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  15. Arash Abizadeh, Andrew Altman, Scott Arnold, Birmingham Kim Atkins, Sorin Baisau, Derek Bell, Roslyn Bologh, Thom Brooks, Dario Castiglione & Louis Charland (2008). Recognition of Reviewers. Journal of Social Philosophy 39 (4):467-470.
  16. Andrew Altman & Christopher Heath Wellman (2008). The Deontological Defense of Democracy: An Argument From Group Rights. Pacific Philosophical Quarterly 89 (3):279-293.
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  17. Andrew Altman & Christopher Heath Wellman (2008). From Humanitarian Intervention to Assassination: Human Rights and Political Violence. Ethics 118 (2):228-257.
  18. Andrew Altman & Christopher Heath Wellman (2008). The Deontological Defense of Democracy: An Argument From Group Rights. Pacific Philosophical Quarterly 89 (3):279-293.
    Abstract: Democracy is regularly heralded as the only form of government that treats political subjects as free and equal citizens. On closer examination, however, it becomes apparent that democracy unavoidably restricts individual freedom, and it is not the only way to treat all citizens equally. In light of these observations, we argue that the non-instrumental reasons to support democratic governance stem, not from considerations of individual freedom or equality, but instead from the importance of respecting group self-determination. If this is (...)
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  19. J. David Velleman, Jeanette Kennett, Andrew Altman, Christopher Heath Wellman, Mitchell N. Berman & Ben Bradley (2008). 10. Ajume H. Wingo, Veil Politics in Liberal Democratic States Ajume H. Wingo, Veil Politics in Liberal Democratic States (Pp. 367-371). [REVIEW] Ethics 118 (2).
     
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  20. Christa Acampora, Anita Allen, Andrew Altman, Paul Anand, Scott Anderson, Robin Andreasen, Scott Arnold, Birmingham Elizabeth Ashford, Kim Atkins & Ludvig Beckman (2007). Recognition of Reviewers. Journal of Social Philosophy 38 (4):507-510.
  21. Andrew Altman (2006). The Persistent Fiction of Harm to Humanity. Ethics and International Affairs 20 (3):367–372.
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  22. N. Alechina, A. Altman, V. Becher, G. A. Bodanza, T. Braüner, A. Branco, P. Buitelaar, J. Cantwell, H. De Nivelle & S. Degeilh (2005). Index of Authors of Volume 14. Journal of Logic, Language and Information 14:489.
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  23. Alon Altman, Ya'Acov Peterzil & Yoad Winter (2005). Scope Dominance with Upward Monotone Quantifiers. Journal of Logic, Language and Information 14 (4):445-455.
    We give a complete characterization of the class of upward monotone generalized quantifiers Q1 and Q2 over countable domains that satisfy the scheme Q1 x Q2 y φ → Q2 y Q1 x φ. This generalizes the characterization of such quantifiers over finite domains, according to which the scheme holds iff Q1 is ∃ or Q2 is ∀ (excluding trivial cases). Our result shows that in infinite domains, there are more general types of quantifiers that support these entailments.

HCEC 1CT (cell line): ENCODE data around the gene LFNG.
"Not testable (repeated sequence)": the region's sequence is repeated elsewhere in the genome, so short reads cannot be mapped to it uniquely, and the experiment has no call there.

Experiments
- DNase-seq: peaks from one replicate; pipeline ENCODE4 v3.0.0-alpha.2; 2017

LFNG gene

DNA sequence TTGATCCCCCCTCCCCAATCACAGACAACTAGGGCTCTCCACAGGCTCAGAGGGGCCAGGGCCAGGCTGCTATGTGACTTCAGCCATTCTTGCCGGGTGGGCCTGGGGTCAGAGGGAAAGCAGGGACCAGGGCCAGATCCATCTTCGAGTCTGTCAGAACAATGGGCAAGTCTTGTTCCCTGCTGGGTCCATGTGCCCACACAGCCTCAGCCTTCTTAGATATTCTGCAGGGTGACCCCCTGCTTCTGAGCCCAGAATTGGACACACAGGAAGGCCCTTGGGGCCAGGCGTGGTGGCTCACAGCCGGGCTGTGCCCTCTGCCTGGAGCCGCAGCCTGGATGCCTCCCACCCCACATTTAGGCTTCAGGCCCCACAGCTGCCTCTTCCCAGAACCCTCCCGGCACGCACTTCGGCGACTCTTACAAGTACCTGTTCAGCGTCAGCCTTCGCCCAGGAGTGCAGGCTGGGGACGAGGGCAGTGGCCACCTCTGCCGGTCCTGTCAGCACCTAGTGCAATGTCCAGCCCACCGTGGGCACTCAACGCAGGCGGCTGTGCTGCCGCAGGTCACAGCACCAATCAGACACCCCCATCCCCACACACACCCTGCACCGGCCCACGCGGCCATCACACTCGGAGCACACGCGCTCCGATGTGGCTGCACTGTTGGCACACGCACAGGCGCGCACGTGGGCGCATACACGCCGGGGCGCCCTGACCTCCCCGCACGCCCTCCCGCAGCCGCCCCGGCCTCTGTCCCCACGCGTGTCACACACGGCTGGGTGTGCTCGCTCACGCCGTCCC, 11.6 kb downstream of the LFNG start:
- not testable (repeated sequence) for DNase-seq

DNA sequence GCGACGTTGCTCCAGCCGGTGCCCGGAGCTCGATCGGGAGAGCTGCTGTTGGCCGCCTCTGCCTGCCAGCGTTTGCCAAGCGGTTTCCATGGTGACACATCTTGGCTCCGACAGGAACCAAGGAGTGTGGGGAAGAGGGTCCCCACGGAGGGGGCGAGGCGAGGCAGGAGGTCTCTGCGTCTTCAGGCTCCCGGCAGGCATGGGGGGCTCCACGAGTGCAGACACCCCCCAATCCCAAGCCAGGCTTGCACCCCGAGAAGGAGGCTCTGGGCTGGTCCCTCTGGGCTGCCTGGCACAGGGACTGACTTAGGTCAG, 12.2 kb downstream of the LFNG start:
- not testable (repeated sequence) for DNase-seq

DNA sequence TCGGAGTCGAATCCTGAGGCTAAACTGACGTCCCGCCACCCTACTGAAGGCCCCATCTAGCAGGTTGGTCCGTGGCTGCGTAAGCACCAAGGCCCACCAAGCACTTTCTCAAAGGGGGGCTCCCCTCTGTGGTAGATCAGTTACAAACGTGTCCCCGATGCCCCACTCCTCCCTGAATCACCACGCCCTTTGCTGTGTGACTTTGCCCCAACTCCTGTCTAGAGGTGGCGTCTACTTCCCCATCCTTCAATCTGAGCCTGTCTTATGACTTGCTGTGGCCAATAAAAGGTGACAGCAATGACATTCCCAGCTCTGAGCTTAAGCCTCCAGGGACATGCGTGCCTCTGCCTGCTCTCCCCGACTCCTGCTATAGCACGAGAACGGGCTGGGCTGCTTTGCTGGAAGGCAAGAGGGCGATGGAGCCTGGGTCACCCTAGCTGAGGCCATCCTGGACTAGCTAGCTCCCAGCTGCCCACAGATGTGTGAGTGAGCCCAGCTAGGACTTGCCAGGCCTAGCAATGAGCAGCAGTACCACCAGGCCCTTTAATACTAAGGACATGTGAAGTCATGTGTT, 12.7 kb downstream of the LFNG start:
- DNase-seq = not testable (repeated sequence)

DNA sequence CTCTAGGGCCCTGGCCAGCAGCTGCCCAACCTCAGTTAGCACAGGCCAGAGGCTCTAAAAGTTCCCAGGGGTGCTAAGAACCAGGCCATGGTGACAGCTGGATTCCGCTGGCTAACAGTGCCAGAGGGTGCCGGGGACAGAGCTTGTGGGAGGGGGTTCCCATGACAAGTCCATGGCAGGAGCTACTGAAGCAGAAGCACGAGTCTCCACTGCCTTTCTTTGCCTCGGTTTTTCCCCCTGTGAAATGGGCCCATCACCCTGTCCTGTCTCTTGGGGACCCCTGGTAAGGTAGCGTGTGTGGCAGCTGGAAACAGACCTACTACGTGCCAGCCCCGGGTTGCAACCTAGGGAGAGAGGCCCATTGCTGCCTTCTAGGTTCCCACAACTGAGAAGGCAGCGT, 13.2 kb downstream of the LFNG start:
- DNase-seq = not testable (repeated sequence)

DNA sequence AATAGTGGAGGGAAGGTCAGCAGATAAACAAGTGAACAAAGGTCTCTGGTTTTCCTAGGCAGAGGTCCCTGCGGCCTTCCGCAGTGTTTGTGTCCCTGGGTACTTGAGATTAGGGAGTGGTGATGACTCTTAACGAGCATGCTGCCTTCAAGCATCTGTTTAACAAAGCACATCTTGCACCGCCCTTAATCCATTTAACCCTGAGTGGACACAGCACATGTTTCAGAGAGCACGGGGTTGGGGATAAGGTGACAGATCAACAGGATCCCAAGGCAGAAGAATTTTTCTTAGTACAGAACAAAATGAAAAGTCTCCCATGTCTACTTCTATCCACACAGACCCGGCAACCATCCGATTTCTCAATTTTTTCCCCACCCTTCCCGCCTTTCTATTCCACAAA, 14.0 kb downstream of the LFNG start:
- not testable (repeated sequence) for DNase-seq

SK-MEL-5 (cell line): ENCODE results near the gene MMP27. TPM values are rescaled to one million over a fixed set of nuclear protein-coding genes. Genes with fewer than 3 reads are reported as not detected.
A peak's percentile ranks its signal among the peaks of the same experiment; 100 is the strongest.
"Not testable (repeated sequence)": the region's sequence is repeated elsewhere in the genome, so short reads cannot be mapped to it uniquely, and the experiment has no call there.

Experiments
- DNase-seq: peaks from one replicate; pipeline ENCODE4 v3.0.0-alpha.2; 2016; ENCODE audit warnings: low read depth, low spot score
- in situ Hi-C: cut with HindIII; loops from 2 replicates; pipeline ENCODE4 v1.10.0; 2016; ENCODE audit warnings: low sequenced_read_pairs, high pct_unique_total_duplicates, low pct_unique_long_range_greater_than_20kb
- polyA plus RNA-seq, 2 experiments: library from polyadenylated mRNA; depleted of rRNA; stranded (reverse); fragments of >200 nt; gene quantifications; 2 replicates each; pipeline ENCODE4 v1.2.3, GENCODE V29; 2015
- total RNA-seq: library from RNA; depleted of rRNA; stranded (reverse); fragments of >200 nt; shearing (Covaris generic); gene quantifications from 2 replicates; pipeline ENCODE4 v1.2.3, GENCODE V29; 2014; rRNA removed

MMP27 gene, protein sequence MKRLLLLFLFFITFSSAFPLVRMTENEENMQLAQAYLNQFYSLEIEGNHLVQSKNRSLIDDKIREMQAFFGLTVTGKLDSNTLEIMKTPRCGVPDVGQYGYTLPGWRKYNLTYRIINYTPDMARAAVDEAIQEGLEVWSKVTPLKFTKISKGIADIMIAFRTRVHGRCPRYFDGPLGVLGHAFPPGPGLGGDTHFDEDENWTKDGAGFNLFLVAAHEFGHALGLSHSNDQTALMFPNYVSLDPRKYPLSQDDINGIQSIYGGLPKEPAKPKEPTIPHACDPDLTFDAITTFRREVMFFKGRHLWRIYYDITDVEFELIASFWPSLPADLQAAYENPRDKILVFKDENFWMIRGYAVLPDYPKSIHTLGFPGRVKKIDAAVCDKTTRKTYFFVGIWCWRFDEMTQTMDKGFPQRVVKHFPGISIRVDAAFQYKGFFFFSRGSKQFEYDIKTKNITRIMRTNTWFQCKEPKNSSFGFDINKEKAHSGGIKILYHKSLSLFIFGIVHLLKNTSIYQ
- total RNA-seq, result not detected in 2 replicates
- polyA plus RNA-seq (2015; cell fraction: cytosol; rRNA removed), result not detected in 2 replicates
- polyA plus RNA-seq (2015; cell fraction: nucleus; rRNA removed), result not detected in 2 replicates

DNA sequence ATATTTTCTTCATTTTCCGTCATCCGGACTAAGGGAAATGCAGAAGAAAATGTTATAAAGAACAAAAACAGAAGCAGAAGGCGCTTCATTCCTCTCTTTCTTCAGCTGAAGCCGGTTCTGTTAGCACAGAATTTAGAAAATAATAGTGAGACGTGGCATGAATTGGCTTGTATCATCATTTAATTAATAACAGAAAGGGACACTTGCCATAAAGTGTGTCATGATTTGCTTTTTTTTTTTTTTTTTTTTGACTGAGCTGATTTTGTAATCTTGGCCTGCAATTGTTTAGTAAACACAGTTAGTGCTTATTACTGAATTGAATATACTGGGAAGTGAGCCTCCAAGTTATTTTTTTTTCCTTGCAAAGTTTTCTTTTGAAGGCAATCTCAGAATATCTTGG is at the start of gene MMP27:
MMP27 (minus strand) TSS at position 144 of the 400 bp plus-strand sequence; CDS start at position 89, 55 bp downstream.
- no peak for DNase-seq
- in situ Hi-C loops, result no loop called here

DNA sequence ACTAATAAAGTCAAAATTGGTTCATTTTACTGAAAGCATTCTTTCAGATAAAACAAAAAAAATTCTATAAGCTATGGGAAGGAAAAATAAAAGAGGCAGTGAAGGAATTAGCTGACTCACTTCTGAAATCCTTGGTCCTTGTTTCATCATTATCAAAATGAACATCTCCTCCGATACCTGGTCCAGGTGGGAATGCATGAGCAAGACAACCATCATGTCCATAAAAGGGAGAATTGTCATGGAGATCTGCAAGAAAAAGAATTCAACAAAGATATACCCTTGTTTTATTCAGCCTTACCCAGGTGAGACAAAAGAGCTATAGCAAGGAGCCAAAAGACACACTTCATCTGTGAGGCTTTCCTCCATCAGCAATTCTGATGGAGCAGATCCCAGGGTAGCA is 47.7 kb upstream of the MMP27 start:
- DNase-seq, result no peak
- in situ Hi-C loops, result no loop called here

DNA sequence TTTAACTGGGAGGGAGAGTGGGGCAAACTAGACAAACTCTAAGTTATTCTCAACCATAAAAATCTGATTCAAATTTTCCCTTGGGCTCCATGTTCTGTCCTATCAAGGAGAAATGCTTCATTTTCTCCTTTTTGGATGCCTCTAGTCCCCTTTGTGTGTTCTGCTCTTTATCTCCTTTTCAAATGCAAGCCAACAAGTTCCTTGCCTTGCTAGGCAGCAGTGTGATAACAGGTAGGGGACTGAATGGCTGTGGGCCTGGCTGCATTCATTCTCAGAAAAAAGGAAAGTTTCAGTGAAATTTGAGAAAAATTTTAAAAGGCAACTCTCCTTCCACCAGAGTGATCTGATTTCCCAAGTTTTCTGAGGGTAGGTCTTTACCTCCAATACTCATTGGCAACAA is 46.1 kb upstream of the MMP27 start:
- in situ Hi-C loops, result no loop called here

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  24. Andrew Altman (2005). Concepts of Omission. Legal Theory 11 (3):251-257.
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  25. Andrew Altman (2005). Democratic Self-Determination and the Disenfranchisement of Felons. Journal of Applied Philosophy 22 (3):263–273.
  26. Andrew Altman (2005). Religion, Taxes, and Sex Discrimination. Legal Theory 11 (2):125-142.
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  27. Andrew Altman (2004). Breathing Life Into a Dead Argument: G.E. Moore and the Open Question. [REVIEW] Philosophical Studies 117 (3):395-408.
    A century after its publication, G.E. Moore''sPrincipia Ethica stands as one of theclassic statements of anti-naturalism inethics. Moore claimed that the most basic ethicalproperties were denoted by `good'' and `bad'' andthat all naturalist accounts of thoseproperties were inadequate. His open-questionargument aimed to refute any proposedidentification of good with some naturalproperty, and Moore concluded from theargument that good must be a nonnaturalproperty.The received view is that the open-questionargument is a failure. In this paper,my aim is to breathe some life back intoMoore''s (...)
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  28. Andrew Altman (2004). Equality and Expression: The Radical Paradox. Social Philosophy and Policy 21 (2):1-22.
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  29. Andrew Altman & Christopher Heath Wellman (2004). A Defense of International Criminal Law. Ethics 115 (1):35-67.